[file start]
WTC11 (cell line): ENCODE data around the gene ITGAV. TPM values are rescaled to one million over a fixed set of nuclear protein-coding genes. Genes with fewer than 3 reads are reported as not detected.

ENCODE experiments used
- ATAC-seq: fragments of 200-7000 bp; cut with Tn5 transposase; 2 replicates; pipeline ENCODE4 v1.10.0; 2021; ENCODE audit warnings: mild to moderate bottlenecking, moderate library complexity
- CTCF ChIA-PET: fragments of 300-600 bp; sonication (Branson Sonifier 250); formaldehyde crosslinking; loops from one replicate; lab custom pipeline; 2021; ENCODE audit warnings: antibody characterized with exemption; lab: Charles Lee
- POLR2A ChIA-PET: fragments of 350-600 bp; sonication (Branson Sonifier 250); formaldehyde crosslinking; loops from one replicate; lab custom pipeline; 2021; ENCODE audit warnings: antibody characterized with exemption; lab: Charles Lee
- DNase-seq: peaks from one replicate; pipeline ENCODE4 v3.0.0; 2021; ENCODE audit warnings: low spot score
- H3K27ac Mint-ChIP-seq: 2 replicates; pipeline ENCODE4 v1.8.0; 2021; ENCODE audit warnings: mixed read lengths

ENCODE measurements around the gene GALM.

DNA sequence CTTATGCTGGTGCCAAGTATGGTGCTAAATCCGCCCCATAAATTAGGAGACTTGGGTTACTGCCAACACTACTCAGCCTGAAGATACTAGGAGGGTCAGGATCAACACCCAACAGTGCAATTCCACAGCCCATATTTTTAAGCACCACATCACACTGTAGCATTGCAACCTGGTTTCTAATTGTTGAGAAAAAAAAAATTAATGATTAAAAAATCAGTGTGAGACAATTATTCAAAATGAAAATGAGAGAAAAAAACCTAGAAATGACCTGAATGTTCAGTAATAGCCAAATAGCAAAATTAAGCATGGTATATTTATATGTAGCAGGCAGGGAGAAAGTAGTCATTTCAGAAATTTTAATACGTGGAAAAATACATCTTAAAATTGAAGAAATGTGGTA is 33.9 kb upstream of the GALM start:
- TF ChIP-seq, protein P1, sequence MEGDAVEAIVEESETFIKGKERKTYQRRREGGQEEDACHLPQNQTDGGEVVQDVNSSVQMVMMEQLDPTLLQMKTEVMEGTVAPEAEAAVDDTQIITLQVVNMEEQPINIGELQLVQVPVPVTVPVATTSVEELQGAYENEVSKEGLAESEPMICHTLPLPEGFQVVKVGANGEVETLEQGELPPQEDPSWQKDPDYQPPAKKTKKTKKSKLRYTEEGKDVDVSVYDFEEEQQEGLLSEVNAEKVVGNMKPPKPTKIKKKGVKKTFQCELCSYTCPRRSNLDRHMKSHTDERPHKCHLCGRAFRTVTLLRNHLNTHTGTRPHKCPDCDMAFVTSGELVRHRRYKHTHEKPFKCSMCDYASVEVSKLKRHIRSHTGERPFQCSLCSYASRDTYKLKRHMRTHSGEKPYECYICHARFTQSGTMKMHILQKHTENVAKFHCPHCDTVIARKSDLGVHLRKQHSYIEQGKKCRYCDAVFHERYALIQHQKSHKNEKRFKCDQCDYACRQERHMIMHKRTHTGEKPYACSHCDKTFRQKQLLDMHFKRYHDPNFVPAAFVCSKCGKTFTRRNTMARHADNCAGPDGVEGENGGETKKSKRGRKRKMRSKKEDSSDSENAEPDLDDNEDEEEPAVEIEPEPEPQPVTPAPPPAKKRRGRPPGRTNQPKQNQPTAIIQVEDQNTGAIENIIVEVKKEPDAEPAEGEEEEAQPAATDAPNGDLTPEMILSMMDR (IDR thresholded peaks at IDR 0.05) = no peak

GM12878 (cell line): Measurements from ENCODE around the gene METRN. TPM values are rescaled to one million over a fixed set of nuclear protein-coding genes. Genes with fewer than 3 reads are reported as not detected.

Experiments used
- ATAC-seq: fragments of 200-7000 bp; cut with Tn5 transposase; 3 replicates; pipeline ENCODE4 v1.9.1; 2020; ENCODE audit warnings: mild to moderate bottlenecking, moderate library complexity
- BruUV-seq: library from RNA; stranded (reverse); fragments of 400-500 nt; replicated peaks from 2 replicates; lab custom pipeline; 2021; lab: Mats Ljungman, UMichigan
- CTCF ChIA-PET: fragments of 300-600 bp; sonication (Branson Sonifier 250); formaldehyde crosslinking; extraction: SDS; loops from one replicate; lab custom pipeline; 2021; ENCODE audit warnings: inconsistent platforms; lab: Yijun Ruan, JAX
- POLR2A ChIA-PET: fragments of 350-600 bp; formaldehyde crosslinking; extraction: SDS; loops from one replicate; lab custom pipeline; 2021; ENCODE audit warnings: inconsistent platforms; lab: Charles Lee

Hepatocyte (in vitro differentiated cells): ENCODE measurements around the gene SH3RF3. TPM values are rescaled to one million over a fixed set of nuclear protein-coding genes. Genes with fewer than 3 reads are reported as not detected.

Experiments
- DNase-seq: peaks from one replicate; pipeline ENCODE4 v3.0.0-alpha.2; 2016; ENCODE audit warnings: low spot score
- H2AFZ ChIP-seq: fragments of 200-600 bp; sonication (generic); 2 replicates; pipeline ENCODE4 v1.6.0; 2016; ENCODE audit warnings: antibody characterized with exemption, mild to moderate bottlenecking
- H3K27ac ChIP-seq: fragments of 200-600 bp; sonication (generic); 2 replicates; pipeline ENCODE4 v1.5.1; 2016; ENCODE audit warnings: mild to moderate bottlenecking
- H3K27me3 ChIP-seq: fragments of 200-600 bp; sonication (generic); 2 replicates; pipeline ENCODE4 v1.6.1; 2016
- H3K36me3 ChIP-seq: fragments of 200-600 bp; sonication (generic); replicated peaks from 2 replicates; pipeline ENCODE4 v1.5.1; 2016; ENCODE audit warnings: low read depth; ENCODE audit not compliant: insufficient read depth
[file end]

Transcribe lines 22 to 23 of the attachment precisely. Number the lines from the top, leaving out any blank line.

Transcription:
- H3K27me3 ChIP-seq: fragments of 200-600 bp; sonication (generic); 2 replicates; pipeline ENCODE4 v1.6.1; 2016
- H3K36me3 ChIP-seq: fragments of 200-600 bp; sonication (generic); replicated peaks from 2 replicates; pipeline ENCODE4 v1.5.1; 2016; ENCODE audit warnings: low read depth; ENCODE audit not compliant: insufficient read depth